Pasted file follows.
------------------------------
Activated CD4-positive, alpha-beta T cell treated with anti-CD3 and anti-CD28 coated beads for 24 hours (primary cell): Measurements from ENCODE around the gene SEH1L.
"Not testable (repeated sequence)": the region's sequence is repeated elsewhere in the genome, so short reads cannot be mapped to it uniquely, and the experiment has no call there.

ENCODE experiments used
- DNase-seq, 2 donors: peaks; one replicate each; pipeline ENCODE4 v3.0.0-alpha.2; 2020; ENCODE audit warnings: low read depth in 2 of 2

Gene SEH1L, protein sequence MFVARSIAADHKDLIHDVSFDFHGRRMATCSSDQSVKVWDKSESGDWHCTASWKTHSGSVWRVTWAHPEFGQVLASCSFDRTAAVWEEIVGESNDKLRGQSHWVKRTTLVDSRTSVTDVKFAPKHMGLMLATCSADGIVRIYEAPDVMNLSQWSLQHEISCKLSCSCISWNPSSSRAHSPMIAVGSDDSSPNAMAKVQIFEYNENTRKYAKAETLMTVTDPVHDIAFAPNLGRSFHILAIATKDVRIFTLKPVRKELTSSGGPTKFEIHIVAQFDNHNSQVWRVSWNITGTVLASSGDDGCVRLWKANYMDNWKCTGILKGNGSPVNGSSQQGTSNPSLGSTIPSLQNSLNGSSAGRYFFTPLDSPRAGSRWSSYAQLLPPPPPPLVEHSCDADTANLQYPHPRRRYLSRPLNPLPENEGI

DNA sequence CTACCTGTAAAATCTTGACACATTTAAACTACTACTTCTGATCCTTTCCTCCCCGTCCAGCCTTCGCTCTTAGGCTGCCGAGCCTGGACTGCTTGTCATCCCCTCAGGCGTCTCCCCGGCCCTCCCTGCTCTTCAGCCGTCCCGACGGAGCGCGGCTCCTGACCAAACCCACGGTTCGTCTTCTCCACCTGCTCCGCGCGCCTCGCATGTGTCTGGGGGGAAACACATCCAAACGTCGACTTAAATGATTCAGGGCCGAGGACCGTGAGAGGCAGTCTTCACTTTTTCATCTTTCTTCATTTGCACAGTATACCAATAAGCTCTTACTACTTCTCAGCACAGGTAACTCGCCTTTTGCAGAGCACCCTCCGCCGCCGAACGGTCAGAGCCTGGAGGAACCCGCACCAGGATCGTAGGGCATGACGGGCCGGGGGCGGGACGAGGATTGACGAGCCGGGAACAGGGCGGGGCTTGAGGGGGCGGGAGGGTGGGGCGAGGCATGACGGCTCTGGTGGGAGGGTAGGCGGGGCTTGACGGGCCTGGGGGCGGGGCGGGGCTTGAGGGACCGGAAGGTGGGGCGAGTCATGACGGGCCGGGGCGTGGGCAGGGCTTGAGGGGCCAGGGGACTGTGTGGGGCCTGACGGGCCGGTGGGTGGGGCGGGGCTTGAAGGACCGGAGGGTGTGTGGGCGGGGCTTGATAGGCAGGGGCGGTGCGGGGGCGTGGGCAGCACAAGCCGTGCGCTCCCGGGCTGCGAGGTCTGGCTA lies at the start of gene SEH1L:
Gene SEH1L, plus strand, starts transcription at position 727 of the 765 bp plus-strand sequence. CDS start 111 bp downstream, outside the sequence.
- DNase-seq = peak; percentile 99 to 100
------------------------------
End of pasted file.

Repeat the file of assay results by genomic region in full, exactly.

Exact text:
Activated CD4-positive, alpha-beta T cell treated with anti-CD3 and anti-CD28 coated beads for 24 hours (primary cell): Measurements from ENCODE around the gene SEH1L.
"Not testable (repeated sequence)": the region's sequence is repeated elsewhere in the genome, so short reads cannot be mapped to it uniquely, and the experiment has no call there.

ENCODE experiments used
- DNase-seq, 2 donors: peaks; one replicate each; pipeline ENCODE4 v3.0.0-alpha.2; 2020; ENCODE audit warnings: low read depth in 2 of 2

Gene SEH1L, protein sequence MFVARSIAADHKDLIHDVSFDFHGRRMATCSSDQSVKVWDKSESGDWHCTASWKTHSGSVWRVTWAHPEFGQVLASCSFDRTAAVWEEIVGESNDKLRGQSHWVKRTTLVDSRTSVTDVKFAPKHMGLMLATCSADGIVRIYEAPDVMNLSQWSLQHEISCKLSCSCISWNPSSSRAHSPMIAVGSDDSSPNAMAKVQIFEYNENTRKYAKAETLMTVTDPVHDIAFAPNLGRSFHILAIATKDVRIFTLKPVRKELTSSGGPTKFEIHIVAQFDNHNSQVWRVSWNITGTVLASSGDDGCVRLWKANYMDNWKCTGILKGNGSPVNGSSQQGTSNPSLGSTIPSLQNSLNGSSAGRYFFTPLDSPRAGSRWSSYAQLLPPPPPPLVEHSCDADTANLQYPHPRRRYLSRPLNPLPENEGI

DNA sequence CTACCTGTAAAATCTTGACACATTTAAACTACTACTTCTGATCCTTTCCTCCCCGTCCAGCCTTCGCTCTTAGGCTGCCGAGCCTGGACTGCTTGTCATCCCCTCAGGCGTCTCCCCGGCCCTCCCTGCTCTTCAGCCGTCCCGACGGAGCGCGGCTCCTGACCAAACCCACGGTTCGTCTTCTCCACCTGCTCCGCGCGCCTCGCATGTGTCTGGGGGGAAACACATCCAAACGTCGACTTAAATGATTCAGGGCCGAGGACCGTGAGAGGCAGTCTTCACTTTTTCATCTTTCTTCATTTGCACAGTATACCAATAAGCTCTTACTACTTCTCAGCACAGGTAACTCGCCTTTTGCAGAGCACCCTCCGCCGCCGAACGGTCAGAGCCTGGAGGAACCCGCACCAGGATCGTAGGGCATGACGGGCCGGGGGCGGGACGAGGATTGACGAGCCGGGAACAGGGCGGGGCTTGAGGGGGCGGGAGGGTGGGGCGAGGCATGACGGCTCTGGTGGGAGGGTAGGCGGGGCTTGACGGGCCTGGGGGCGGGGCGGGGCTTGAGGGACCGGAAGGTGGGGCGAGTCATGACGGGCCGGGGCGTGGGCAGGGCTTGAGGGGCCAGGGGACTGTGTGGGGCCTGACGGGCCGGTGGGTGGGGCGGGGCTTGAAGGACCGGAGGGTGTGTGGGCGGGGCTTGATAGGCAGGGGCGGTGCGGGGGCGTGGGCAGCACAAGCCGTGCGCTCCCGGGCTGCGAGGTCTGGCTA lies at the start of gene SEH1L:
Gene SEH1L, plus strand, starts transcription at position 727 of the 765 bp plus-strand sequence. CDS start 111 bp downstream, outside the sequence.
- DNase-seq = peak; percentile 99 to 100